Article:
1. Focus on what you can control.

Worries tend to reside in the unknown, including the actions and reactions of others. Recentering your thoughts to focus on what’s within your power can help you move forward with less worry. “Focusing on what one can control will increase feelings of hopefulness and decrease stress,” Bryant said. “For example, a student cannot control who wears masks and how information about COVID is released because they are not a decision-maker in those areas, but a student does have control over how they can keep themselves safe.” Taking ownership of your own actions and decisions can help you reclaim power.

2. Practice mindfulness each morning.

Your morning has the power to set the tone for the rest of the day, so be sure to implement healthy practices in your routine to help ease stress and anxiety. Bryant recommends starting the day with a mindfulness exercise to release yourself from worry and focus on the present. “The Anxiety Trap causes thinking to get stuck in the past or the future,” Bryant explained. “Mindfulness helps refocus on the now.” For just a few minutes each morning, try counting your breaths or paying attention to the sounds in the room, or while you’re in the shower, focus solely on the water pressure or temperature and the smells of your soap and shampoo.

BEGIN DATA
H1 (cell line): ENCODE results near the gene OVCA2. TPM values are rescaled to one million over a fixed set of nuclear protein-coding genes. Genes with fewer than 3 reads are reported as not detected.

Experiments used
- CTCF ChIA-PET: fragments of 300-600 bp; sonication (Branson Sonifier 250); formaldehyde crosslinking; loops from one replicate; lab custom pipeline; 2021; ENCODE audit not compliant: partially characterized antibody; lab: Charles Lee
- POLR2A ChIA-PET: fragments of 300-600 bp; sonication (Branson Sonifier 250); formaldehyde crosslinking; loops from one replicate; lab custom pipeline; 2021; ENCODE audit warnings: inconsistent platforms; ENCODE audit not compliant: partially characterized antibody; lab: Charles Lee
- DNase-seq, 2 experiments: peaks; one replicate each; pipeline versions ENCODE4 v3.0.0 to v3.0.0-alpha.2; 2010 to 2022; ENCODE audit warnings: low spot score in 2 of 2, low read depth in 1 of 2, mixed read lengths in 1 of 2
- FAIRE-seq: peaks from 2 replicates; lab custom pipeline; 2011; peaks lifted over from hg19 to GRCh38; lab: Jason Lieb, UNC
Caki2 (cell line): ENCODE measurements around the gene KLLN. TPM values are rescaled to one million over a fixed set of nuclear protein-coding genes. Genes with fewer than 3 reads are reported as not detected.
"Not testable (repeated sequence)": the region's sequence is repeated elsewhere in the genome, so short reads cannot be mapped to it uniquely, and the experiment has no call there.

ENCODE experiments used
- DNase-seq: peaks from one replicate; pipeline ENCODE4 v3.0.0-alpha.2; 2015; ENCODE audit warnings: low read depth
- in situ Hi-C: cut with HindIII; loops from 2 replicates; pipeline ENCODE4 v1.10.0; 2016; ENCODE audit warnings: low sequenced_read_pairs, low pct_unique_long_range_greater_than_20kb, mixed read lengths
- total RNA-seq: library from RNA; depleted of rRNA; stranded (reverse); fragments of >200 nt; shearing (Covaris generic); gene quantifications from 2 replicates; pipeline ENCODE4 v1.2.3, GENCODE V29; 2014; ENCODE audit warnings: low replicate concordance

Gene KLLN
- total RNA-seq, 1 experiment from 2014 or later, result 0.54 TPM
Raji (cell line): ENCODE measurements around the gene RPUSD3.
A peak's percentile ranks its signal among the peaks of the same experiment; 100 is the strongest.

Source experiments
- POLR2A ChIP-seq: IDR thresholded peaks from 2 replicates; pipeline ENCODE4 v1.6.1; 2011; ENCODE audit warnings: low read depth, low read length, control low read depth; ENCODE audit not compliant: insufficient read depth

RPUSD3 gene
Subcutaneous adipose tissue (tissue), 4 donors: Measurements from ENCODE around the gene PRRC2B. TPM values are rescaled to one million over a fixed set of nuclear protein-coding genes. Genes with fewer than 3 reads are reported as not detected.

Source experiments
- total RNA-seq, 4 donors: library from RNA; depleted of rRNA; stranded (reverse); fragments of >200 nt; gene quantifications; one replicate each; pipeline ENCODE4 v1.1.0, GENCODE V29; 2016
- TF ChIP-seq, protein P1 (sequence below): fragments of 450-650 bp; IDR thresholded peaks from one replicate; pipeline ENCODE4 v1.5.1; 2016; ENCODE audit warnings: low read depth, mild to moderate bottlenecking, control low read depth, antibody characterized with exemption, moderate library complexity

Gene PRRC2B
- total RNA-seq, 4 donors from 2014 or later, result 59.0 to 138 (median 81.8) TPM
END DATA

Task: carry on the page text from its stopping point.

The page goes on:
3. Use imagery to ease anxiety.

Often when we worry, our minds create vivid images of what’s to come or what might be. Learning how to restructure your thoughts is a great way to minimize your persistent worries. When your mind starts to wander and you start creating images in your head, try to rewrite the script. “Take three to five minutes to sit quietly and imagine having a positive in-person learning experience. Imagine yourself in the classroom safely sitting in your seat, confidently asking questions and/or engaging in the class discussion, insightfully taking notes, and feeling peaceful,” Bryant said. This helps you gain control of your thoughts and brings the possibility of good experiences to the forefront.

4. Take up journaling or vlogging.

Let’s face it, the only way out is through. A crucial part of healing your anxious thoughts is finding ways to process them in a healthy way. “Worrying thoughts can lead to responses like avoidance because it is based on believing that the thought is true without testing the reality,” Bryant said. “When we assume the worst, many times the outcome isn’t as bad as we thought it would be.” When you can document your worries, you can work through them and refer back to them if those thoughts reemerge. “Journaling or vlogging about your experience will help process worrying thoughts and your actual experience. Through reflection, you will be able to defeat worrying thoughts,” Bryant explained.

The bottom line: you’re not alone. The transition back to campus doesn’t have to feel isolating. Adding healthy habits to your daily routine is a good first step in wrangling your anxious thoughts, but don’t forget, leaning on the support from your classmates, mentors, professors, and friends can also help steer you in the right direction.